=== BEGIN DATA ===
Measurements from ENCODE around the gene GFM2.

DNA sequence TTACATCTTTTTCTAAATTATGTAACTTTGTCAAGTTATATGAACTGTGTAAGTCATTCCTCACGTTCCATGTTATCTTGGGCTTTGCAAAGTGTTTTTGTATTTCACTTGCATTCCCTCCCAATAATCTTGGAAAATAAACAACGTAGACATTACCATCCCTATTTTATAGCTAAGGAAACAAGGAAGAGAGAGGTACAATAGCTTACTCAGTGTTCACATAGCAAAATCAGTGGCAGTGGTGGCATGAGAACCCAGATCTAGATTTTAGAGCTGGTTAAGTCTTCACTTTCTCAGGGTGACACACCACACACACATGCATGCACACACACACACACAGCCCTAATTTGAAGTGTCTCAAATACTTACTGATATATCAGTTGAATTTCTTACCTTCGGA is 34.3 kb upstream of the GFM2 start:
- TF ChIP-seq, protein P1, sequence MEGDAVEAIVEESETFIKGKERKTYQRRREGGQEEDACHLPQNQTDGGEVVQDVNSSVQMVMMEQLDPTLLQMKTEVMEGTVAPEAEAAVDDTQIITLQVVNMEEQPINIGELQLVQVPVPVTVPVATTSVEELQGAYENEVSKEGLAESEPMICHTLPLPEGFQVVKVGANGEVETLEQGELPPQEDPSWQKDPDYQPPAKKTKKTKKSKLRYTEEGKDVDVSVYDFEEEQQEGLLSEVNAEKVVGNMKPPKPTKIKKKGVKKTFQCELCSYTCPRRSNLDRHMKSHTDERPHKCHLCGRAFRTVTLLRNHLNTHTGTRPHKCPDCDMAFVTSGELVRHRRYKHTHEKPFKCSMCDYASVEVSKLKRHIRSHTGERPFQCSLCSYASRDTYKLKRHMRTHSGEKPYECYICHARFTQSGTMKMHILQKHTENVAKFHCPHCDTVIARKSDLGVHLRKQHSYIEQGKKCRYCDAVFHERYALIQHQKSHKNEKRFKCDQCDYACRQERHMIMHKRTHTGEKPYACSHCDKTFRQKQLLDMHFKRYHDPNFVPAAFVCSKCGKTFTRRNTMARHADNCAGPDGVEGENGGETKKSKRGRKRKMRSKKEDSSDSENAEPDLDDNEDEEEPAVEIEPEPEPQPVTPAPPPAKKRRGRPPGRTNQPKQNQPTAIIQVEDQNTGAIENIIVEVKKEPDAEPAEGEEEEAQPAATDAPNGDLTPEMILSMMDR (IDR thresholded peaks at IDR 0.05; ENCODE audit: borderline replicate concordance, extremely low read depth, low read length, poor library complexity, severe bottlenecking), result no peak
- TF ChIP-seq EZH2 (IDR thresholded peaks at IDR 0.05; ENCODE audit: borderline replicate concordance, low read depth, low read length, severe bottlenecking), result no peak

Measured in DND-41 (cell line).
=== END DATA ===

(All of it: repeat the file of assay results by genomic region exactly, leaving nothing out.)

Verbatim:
Measurements from ENCODE around the gene GFM2.

DNA sequence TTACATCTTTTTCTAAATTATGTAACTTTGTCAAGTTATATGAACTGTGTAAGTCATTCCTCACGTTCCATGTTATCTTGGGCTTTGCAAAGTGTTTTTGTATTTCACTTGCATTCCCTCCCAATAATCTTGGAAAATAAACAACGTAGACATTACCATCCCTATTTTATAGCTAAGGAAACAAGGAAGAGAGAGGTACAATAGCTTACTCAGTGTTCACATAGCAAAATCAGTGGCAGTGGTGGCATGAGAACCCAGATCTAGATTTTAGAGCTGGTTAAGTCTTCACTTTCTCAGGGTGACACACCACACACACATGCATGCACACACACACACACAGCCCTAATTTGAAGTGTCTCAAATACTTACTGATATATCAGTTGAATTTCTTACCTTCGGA is 34.3 kb upstream of the GFM2 start:
- TF ChIP-seq, protein P1, sequence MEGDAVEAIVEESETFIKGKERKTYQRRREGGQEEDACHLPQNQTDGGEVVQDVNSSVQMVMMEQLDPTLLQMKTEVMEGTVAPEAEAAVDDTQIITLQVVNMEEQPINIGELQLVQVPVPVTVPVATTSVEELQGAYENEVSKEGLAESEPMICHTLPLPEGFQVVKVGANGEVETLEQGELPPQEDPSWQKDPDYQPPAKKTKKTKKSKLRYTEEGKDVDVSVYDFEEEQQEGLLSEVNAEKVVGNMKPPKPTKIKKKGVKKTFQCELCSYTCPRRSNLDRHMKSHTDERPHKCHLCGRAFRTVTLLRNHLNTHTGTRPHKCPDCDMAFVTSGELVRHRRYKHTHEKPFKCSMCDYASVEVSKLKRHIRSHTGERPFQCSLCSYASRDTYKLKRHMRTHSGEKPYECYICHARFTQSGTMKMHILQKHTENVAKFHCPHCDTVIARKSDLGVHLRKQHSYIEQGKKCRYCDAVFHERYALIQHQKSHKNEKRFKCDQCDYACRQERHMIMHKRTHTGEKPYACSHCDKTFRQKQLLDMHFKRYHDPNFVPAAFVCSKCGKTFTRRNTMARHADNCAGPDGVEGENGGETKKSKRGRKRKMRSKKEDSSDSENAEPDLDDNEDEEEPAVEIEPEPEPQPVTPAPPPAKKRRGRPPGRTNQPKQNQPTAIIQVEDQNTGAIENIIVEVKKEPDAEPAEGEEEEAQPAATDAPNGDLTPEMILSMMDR (IDR thresholded peaks at IDR 0.05; ENCODE audit: borderline replicate concordance, extremely low read depth, low read length, poor library complexity, severe bottlenecking), result no peak
- TF ChIP-seq EZH2 (IDR thresholded peaks at IDR 0.05; ENCODE audit: borderline replicate concordance, low read depth, low read length, severe bottlenecking), result no peak

Measured in DND-41 (cell line).